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5 Running Lessons

It was a beautiful day for a run today, 72 degrees, light
wind, clear blue sky and lush foliage… the trail was busier than usual, with
bikers passing me every few minutes.  But
otherwise, it couldn’t have been a better day.
My running partner recently left DC to spend a couple of months working
in Morocco,
and I swore to myself that I wouldn’t completely go to pot while she was
gone.  So I forced myself to get into my
gear and go for a solo run.  Being alone
gave me the chance to reflect on 5 running lessons…

Don’t compare
yourself to others
– there will always be someone better, faster, fitter,
stronger, smarter…  It’s important to be
content with who you are, and do the best with what you’ve got.  At least, this is what I told myself as I was
passed by the majority of joggers on the trail, dragging myself along to mile

Appreciate the beauty
of nature
– it’s so easy to take nature for granted.  I ran by a patch of mushrooms, and one had
been broken off its stalk and flipped over so I could see its little
vents.  How can a fungus know how to grow
into such a well organized structure?
How can the cells know to line up into soft, brown vents?  I don’t know… it seems pretty amazing to me
that one little organism can be so delicate, complex, and completely
independent.  It never asked anyone for
permission to be itself.  Meditating on
the whimsy and creativity that is abundant in the life around us can put things
into perspective.

Take responsibility
– no one’s going to help you get in shape.
It’s up to you to take care of your body.  I’m really bad at this – I don’t like to exercise
alone, and I sometimes put off getting in shape unless I have a partner for
accountability.  It’s as if I prefer to
delegate responsibility about my health to others.  I know that this is a common tendency in
medicine – where folks rely on their doctors, without taking responsibility for
applying their advice (for diet/exercise/medications) on a daily basis.

Exercise is a
life-long discipline
– as I thought about how hard it was to run, and how
heavy my legs felt, and how much easier all of this was just a couple of years
ago… I realized that exercise is not something you do every other weekend.  It really is best applied on a daily basis.  And being in shape is the result of
consistent hard work – so we have to focus our minds on making exercise a part
of our regimen, just as we make time to eat each day!

Don’t psych yourself
– part of your success or failure in exercising has to do with whether
or not you believe you can do it.  When
you’re running, you have to believe that you can make it the whole way… or that
you can run farther than you did last time.
The temptation is to quit when you start feeling a little tired, but you
have to keep going – encouraging yourself along the way with a positive
attitude.  Of course, if you really are
unable to make it (your heart rate is at its limit and you are breathing so
hard you can’t speak) then slow down.
But a lot of the time you’ll find that running an extra mile is a matter
of mindset, not physical capability.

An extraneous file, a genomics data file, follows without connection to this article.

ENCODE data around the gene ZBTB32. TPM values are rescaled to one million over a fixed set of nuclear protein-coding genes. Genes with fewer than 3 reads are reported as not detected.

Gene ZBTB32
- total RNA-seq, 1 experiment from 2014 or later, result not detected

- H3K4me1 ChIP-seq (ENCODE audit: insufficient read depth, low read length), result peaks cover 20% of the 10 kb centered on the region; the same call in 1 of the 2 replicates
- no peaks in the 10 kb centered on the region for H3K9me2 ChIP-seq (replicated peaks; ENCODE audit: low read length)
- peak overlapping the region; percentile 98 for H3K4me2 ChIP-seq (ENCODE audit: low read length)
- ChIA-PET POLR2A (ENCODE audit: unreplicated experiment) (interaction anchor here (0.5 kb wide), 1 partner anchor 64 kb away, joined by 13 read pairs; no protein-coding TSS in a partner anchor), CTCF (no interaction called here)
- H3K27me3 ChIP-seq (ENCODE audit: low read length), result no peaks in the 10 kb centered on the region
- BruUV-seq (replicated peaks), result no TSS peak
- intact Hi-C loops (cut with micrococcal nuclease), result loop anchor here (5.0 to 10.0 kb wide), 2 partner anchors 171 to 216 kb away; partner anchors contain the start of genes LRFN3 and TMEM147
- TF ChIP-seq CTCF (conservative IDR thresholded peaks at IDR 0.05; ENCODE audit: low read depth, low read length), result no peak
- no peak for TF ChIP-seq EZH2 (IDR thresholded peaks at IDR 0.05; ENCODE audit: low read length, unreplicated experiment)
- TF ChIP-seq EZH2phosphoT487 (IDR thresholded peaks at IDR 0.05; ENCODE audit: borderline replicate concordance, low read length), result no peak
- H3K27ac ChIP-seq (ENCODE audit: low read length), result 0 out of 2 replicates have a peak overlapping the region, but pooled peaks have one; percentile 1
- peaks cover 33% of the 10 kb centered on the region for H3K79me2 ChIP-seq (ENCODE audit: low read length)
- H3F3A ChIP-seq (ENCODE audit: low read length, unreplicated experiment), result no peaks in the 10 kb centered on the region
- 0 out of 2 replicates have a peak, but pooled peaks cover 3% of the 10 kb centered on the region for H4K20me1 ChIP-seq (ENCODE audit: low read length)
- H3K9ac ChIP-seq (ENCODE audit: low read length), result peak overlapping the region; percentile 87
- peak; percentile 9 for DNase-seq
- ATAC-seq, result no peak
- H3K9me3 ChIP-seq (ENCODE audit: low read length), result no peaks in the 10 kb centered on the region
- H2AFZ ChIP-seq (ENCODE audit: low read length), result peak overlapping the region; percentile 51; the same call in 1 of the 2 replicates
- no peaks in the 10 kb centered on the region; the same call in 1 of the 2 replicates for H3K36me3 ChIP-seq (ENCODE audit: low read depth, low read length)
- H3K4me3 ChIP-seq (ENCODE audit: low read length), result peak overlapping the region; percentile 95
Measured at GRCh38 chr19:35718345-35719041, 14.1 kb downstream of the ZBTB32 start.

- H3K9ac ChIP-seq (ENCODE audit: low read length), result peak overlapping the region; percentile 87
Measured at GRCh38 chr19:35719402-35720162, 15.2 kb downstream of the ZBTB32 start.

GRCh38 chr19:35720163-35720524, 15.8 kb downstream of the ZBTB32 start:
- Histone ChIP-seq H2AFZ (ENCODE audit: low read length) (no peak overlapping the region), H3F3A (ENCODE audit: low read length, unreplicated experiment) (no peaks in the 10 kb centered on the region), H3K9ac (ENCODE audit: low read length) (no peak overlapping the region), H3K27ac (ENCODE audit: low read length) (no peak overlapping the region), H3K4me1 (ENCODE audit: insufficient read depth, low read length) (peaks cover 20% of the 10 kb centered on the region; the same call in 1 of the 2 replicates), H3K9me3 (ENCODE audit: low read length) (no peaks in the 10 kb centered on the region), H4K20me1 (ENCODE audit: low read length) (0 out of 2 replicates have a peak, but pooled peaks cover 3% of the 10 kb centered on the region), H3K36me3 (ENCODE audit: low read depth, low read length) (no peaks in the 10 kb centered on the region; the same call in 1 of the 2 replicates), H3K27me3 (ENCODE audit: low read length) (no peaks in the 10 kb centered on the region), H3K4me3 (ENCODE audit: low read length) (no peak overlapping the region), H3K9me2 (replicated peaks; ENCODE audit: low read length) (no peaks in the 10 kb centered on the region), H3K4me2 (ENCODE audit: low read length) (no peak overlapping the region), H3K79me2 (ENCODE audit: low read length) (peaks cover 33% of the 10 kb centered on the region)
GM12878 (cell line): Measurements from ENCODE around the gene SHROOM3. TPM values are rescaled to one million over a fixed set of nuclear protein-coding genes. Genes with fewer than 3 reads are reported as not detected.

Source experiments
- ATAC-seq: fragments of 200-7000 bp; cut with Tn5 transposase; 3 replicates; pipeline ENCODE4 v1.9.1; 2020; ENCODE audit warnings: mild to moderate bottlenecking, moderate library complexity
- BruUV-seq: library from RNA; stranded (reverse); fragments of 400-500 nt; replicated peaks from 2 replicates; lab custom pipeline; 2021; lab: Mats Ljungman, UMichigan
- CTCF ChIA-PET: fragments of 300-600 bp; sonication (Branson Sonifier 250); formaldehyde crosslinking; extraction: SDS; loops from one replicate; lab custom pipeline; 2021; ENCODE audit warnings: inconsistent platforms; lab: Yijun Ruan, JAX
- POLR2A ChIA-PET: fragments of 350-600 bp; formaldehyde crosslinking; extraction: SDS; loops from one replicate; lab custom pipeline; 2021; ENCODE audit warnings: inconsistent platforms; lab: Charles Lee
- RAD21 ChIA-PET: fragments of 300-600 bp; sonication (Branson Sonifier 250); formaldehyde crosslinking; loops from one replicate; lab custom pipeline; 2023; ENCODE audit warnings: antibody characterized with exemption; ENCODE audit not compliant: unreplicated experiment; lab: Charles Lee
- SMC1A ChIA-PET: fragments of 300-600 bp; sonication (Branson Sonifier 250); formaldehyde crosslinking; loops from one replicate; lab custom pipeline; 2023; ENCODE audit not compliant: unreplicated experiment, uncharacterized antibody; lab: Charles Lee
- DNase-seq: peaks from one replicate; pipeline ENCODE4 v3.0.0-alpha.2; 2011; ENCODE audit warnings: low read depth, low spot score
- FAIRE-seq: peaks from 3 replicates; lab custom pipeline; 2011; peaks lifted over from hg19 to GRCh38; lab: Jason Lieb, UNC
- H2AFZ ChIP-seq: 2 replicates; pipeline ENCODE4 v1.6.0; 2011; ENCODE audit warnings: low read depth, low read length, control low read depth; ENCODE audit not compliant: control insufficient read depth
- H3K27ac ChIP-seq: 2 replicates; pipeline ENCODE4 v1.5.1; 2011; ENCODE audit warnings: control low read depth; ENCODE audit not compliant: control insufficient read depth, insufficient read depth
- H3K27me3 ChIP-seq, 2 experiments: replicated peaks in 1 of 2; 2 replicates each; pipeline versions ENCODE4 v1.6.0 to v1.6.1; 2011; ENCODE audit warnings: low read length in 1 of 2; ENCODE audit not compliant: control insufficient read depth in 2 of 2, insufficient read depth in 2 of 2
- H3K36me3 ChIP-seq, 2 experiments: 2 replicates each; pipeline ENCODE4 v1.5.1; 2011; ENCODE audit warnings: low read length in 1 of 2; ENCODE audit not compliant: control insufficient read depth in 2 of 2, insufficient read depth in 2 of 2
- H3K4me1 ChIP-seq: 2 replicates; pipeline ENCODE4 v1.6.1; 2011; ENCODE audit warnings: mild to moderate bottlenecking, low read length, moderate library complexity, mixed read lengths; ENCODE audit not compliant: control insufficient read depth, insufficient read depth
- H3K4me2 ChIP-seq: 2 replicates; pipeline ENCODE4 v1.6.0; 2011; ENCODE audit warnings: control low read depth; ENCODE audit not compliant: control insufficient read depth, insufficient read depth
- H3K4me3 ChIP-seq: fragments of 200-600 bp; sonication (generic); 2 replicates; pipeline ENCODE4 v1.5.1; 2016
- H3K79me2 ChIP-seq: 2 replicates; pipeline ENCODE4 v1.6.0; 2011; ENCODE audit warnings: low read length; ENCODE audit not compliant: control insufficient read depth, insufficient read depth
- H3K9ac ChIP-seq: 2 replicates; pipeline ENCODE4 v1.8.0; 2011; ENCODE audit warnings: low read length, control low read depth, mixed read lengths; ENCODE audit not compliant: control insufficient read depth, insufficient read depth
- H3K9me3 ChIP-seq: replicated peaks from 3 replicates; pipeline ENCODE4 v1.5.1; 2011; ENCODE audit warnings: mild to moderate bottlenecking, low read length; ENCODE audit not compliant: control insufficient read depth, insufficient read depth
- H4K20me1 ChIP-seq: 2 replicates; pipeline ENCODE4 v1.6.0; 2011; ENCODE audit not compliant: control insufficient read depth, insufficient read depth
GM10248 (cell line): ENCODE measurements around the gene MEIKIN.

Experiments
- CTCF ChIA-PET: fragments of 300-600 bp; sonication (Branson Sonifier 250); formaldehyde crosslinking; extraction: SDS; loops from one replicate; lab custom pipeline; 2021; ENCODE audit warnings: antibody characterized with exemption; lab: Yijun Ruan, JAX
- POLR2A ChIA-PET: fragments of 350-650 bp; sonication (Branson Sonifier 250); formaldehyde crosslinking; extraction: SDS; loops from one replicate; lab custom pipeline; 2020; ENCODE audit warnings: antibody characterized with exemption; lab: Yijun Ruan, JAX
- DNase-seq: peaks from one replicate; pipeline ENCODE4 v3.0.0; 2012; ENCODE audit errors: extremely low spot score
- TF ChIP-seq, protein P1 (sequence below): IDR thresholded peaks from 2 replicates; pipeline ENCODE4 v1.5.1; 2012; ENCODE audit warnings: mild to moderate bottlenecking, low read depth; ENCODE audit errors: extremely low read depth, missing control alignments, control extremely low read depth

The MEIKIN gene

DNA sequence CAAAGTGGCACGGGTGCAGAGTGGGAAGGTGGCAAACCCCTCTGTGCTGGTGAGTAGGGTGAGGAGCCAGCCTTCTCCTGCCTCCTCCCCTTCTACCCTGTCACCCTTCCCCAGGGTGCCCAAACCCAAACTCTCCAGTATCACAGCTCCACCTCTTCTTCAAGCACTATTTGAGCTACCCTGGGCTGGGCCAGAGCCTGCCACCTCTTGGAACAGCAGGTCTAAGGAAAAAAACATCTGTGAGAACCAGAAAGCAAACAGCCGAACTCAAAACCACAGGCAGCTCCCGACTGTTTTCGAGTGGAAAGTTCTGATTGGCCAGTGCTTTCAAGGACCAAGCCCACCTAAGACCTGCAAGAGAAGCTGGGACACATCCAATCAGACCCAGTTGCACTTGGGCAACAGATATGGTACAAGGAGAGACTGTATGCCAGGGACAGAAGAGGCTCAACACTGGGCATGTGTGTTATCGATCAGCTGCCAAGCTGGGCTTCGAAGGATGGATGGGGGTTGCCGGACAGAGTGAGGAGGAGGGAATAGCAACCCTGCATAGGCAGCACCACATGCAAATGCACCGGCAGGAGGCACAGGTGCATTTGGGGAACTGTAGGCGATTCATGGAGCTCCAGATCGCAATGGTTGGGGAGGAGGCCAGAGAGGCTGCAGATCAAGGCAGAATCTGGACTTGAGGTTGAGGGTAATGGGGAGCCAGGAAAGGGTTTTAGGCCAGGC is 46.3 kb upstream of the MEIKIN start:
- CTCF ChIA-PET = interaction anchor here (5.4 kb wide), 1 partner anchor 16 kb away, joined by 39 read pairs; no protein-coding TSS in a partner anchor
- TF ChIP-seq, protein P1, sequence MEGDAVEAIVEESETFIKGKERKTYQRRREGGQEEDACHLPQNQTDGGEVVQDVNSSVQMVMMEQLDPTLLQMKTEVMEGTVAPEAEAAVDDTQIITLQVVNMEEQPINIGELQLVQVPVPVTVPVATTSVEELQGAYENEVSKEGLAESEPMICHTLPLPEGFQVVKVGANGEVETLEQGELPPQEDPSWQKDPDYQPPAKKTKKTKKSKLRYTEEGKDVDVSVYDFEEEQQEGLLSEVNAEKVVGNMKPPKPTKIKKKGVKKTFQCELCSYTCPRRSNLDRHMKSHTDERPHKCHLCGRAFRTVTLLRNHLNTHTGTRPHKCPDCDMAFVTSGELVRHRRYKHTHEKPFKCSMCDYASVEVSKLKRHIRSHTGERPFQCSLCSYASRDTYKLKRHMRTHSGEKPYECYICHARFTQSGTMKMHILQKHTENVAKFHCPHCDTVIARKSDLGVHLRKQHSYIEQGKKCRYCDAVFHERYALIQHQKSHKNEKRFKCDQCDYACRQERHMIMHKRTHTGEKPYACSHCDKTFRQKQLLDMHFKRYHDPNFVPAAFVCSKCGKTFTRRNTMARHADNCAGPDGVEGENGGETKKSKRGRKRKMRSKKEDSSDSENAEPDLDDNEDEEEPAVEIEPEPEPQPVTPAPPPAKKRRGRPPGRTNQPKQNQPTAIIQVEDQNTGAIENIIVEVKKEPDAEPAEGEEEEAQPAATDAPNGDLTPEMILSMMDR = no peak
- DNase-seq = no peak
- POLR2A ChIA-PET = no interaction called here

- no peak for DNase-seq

Do you have running lessons to share?

This post originally appeared on Dr. Val’s blog at

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5 Responses to “5 Running Lessons”

  1. Fit as a Fiddle says:

    MP3 players are great for running on treadmills but not for running outside.  My local running club has a Run Aware program to raise awareness of the dangers of running with headphones.

  2. Amka says:

    I’m not sure I would blame headphones for the two horrible incidents. In the first one, how close was the runner, really? If the attacked runner was taken from behind with a hand over her mouth, I’m not sure clear ears would have helped. In the second case, I fail to see how not having headphones on would have improved that situation very much either. 

    By the same logic, maybe it is the trails that should be prohibited? They offer isolation to would be attackers. I would venture to say that trail running is more dangerous for a variety of reasons than running in suburbs. Does that mean we should ban trail running? 

    I’m sorry to disagree. I know the experiences for the running community there must have been quite difficult. But I choose to not live in fear. I simply don’t see this risk outweighing the enjoyment of life.

    Also, headphones are not banned in the races I’ve run.


  3. Judy404 says:

    I am new to this site and am interested in running.  Seems like I always have a hard time breathing.  Is it best to take short fast breaths or deep breaths.  I barely make it 1/8 of a mile before I give out.  Any thoughts?


  4. ValJonesMD says:

    Hi Judy – is it possible that your shortness of breath is related to asthma or heart disease?  If your doctor has ruled out the medical causes of your symptoms, and it’s related to being deconditioned (“out of shape”) then I’d recommend that you start with walking.  Try to slowly increase the distance and speed of your walking before you begin jogging.  It will take a few weeks of regular activity before you notice a substantial change.  Good luck, and stay active!

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